Activists with CodePink, in solidarity with Hawaii-based water protectors, on Friday projected images on a submarine tower outside the Navy museum in Washington, D.C., calling for a shutdown of a military fuel storage facility associated with contamination of Oahu drinking water.
Messages displayed on the USS Balao Conning Tower included "Shut down Red Hill tanks," "Demilitarize Hawaii," and "Navy is poison."
In a Saturday statement, CodePink said that the "Navy's failure to protect its sailors, their families, and the broader community is further justification of the need to demilitarize and decolonize Hawai'i and serves as a testament to the military's prioritization of 'business as usual' over the health and wellbeing of the people."
The action was welcomed by the Oahu Water Protectors coalition, which called it a "powerful demonstration of solidarity."
"We may be separated by oceans," the group tweeted, "but we are united in the same struggle to #DemilitarizeHawaii and all other peoples struggling under the yoke of U.S. imperialism."
The projections in Washington, D.C. came amid sustained outrage and protests by groups including the Oahu Water Protectors over the Navy's Red Hill fuel storage facility, which sits above a major Oahu aquifer. Warning signs of impacted water were evident for years with multiple leaks, and recent water samples showing petroleum contamination far above so-called safe limits driving heightened demands for action.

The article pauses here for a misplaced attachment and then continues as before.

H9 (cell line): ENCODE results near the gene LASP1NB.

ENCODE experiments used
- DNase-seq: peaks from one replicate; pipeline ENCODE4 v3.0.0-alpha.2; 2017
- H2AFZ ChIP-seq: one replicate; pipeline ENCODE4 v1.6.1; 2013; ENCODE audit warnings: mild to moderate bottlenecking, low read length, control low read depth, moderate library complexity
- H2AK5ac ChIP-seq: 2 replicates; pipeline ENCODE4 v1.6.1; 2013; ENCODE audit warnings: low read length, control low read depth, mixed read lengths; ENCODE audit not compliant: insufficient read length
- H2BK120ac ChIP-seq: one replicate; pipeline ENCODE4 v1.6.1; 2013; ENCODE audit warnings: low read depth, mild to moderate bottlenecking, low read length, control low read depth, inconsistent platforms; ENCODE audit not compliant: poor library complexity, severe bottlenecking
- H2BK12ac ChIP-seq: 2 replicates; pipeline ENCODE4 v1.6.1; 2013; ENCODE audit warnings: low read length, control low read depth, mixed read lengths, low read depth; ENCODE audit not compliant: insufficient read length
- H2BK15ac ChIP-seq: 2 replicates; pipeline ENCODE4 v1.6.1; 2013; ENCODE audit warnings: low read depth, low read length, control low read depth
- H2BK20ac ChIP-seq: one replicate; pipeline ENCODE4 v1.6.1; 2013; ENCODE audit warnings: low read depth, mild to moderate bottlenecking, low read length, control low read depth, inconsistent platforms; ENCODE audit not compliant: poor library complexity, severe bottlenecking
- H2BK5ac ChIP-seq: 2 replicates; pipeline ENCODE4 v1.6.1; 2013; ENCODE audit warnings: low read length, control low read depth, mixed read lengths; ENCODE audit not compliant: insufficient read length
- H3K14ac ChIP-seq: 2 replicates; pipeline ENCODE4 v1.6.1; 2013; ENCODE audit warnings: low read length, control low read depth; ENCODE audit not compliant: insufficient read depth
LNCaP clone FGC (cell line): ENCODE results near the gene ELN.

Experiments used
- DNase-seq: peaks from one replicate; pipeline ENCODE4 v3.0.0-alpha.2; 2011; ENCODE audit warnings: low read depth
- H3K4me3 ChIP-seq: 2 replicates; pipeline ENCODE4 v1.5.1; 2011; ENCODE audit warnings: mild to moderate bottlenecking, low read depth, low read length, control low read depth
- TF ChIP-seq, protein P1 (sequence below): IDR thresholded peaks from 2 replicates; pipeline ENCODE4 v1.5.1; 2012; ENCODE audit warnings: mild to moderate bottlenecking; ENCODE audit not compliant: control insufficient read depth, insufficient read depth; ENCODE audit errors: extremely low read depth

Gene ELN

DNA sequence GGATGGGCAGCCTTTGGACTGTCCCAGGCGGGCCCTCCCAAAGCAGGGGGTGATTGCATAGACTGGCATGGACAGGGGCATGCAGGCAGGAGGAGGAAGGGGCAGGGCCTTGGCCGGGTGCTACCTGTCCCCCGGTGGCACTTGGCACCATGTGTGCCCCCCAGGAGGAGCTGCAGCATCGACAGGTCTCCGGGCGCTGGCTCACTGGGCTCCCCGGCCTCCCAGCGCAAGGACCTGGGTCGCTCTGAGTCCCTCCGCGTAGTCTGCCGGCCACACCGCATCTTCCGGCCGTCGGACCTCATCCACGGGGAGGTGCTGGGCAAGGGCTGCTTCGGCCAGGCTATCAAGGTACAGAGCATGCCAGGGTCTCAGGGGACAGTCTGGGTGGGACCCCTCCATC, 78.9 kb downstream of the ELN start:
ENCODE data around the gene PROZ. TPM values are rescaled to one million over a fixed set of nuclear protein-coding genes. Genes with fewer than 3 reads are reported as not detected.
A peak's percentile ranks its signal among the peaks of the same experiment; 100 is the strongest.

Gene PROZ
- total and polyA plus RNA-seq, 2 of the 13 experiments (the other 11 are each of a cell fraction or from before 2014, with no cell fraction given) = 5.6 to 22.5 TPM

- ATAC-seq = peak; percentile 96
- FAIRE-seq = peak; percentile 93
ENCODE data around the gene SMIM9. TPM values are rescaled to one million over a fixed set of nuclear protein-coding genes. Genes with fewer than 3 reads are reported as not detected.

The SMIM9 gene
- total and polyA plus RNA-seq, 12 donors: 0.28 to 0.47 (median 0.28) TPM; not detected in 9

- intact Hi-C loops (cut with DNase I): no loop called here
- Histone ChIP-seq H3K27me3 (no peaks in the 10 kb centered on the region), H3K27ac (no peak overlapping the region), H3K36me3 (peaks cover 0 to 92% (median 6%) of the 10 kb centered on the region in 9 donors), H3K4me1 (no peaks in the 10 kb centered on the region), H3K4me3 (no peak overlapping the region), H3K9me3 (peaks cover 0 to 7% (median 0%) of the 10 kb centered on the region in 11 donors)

The Hawaii Department of Health (DOH) said Friday that testing of December 5 water samples from the Red Hill shaft revealed "high levels of gasoline and diesel range hydrocarbons."
"Total petroleum hydrocarbons diesel range organics 350 times the DOH Environmental Action Level (EAL) for drinking water" were found, as well as "gasoline range organics more than 66 times the DOH EAL," the department said.
Responding to the new data, the Oahu Water Protectors tweeted Friday: "Any amount of petroleum in our water is too much. 350 times the 'safe limit' is absolutely intolerable. Shut it down. U.S. Navy needs to remove themselves from the waters and the lands of Hawaii."
The DOH ordered the Navy to drain the 20 storage tanks, but it has not committed to doing so, the Honolulu Star Advertiser reported.
How dare they challenge the Director of Healths emergency order, which has been issued to protect the health and safety and the environment for our community, Ernie Lau, manager and chief engineer for the Honolulu Board of Water Supply, told the outlet.